Balancing Act

CPJ's Recommendations

The Committee to Protect Journalists offers the following recommendations to the EU as an institution and EU member states.

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To the EU as an institution

In its internal policy:

  1. Swiftly establish a clear, objective, and legally enforceable Rule of Law mechanism, in consultation with multiple stakeholders, to hold member states responsible for keeping to their commitments under the EU treaties, in particular under Article 2 of the Treaty on European Union on fundamental values and under Article 11 on freedom of expression and media freedom in the Charter of Fundamental Rights.
  2. Monitor the conformity of member states with the EU Charter—with a focus on freedom of expression, freedom of the press, and media pluralism—through the creation of a Copenhagen Commission composed of independent high-level experts or through advancing the mandate of the Fundamental Rights Agency.
  3. Utilize Article 7 and the suspension of voting rights against member states that break press freedom commitments as determined by the mechanism established in recommendation 2.
  4. In the review of the Data Protection Directive and the adoption of the Trade Secrets Directive, grant an exception for reporting in the public interest.
  5. Prevent data and privacy protections from being used to censor or deny access to information that is lawfully in the public domain, and institutionalize transparency practices that improve access to public documents. Provide effective protection for whistleblowers.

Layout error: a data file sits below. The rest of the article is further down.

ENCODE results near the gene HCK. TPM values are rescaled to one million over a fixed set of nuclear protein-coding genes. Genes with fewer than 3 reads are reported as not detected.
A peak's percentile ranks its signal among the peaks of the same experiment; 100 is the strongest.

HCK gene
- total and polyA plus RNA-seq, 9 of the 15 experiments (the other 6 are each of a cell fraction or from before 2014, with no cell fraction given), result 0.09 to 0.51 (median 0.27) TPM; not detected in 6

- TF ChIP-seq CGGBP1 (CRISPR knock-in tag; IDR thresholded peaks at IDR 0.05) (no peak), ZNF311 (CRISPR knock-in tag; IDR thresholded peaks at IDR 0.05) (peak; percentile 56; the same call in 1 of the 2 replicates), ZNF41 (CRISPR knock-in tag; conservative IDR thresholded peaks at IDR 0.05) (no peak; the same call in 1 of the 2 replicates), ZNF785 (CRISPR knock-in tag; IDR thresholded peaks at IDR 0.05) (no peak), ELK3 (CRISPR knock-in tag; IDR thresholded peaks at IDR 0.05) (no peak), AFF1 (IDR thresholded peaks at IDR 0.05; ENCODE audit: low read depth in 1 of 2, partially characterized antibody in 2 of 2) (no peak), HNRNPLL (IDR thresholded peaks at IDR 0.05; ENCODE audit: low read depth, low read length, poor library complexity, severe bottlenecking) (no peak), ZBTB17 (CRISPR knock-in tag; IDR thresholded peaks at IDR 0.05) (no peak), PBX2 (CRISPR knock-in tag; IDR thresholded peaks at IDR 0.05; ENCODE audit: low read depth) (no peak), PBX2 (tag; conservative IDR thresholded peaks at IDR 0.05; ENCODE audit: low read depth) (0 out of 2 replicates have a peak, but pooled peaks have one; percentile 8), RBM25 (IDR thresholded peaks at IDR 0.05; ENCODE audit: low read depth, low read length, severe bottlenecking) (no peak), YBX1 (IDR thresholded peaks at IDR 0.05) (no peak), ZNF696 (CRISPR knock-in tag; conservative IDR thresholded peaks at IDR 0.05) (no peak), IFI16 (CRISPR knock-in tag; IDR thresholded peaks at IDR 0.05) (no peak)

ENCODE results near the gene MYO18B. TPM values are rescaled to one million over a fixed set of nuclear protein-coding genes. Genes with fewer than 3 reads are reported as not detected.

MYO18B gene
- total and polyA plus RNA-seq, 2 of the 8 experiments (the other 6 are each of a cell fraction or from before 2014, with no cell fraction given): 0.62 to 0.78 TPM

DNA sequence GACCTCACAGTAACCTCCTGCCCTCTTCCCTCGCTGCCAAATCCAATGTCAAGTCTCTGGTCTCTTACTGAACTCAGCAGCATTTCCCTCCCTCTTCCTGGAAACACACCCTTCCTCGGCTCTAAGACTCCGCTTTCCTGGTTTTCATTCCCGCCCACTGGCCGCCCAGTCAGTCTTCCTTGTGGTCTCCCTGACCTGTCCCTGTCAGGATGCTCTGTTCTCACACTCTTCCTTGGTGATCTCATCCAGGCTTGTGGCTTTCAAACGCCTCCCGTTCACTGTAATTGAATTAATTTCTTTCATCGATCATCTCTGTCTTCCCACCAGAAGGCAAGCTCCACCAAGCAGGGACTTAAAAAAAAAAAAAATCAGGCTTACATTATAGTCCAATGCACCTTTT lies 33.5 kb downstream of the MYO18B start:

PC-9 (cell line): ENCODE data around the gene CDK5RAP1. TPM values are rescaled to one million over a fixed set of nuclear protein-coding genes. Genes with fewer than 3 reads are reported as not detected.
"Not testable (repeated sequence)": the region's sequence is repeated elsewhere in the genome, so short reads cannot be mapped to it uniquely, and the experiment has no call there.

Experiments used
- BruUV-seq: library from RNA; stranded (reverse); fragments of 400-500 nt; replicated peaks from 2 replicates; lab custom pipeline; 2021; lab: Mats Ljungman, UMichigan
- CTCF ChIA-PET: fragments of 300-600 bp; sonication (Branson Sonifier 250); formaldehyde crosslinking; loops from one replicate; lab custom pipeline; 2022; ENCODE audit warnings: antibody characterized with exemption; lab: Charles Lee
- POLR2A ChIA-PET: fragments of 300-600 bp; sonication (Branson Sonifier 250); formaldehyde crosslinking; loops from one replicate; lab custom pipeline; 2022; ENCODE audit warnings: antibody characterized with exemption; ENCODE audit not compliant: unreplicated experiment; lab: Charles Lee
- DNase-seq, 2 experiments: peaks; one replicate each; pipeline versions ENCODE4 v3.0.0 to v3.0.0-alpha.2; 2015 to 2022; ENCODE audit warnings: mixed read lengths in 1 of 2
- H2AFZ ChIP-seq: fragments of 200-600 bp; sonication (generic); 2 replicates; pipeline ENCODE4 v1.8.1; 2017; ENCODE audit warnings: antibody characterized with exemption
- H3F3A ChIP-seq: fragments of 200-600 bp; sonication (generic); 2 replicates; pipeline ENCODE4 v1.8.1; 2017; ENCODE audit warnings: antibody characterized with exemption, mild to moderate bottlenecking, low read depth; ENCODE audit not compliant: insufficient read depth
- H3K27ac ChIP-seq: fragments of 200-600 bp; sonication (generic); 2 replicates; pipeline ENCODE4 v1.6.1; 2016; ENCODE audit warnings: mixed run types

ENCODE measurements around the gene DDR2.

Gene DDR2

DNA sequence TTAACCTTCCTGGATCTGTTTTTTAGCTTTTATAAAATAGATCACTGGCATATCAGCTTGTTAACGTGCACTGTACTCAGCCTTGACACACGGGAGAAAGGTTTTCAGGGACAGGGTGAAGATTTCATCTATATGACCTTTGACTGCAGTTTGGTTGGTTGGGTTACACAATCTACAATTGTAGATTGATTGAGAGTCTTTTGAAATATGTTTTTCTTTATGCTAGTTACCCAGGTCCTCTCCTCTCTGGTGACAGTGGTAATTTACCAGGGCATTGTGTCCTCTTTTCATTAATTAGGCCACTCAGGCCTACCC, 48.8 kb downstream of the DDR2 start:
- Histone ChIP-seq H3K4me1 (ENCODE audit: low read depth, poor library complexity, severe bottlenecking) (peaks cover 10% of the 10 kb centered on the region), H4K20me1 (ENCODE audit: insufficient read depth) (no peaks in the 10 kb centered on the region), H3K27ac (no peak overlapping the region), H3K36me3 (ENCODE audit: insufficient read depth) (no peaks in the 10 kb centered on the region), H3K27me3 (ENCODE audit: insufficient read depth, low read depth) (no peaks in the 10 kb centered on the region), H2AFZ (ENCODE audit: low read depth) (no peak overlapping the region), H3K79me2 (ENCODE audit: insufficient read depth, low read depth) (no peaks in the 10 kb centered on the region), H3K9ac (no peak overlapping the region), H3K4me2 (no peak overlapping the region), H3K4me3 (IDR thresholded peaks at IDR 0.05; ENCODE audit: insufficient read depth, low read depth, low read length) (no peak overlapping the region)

6. Clarify and limit intermediary liability and refrain from turning private companies into proxy censors. Ensure that the EU Internet Forum with technology companies is transparent, involves civil society and press freedom groups, and ensures the protection of fundamental rights.
  7. Support strong encryption everywhere and prohibit cryptographic backdoor requirements.

 

In its foreign policy:

  1. Advocate within the U.N. for policies and norms that uphold media freedom.
  2. Make press freedom an explicit and essential element of accession negotiations. Mandate the scrapping of all media laws that unduly restrict press freedom as well as the adoption of standards in line with the Charter of Fundamental Rights and the European Convention on Human Rights.
  3. Scrupulously apply the EU Guidelines on Freedom of Expression online and offline and make them a criterion in the performance assessment of EU delegations and European External Action Service officials.
  4. Increase support for independent journalists and media outlets under threat by authoritarian governments or violent non-state actors. Review and renew the No Disconnect Strategy to promote Internet freedom and protect journalists, including bloggers. Strengthen coordination with individual member states to investigate crimes against journalists and expedite relocation and asylum proceedings for those under threat.
  5. Rigorously and impartially implement the human rights clauses in international agreements. Apply a clear sense of proportionality to the use of conditionality clauses in order to defend press freedom and include appropriate measures, from leveling sanctions up to suspending partnership agreements.

 

To EU member states

  1. Revise or repeal laws that infringe on freedom of expression and freedom of the press, in particular those pertaining to criminal libel, insult, lèse majesté, and blasphemy.
  2. Review hate speech and anti-extremism laws to ensure that they are in line with international standards and not abused to restrict independent or critical reporting.
  3. Legally prohibit mass surveillance and regulate targeted surveillance to ensure that it does not compromise journalists’ rights to privacy or the confidentiality of their sources.

The report recommendations are available in Arabic, French, German, Hungarian, Russian, Spanish, and Turkish.

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